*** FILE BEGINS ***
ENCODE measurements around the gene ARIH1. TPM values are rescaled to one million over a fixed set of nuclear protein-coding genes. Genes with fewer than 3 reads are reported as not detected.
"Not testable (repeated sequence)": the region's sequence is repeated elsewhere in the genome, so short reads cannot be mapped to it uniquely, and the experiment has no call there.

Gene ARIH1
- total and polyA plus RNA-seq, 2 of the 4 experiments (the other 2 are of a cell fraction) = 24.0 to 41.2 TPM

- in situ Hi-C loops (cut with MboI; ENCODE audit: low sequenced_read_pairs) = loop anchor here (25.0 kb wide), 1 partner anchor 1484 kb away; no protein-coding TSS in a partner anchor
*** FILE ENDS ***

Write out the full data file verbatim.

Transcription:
ENCODE measurements around the gene ARIH1. TPM values are rescaled to one million over a fixed set of nuclear protein-coding genes. Genes with fewer than 3 reads are reported as not detected.
"Not testable (repeated sequence)": the region's sequence is repeated elsewhere in the genome, so short reads cannot be mapped to it uniquely, and the experiment has no call there.

Gene ARIH1
- total and polyA plus RNA-seq, 2 of the 4 experiments (the other 2 are of a cell fraction) = 24.0 to 41.2 TPM

- in situ Hi-C loops (cut with MboI; ENCODE audit: low sequenced_read_pairs) = loop anchor here (25.0 kb wide), 1 partner anchor 1484 kb away; no protein-coding TSS in a partner anchor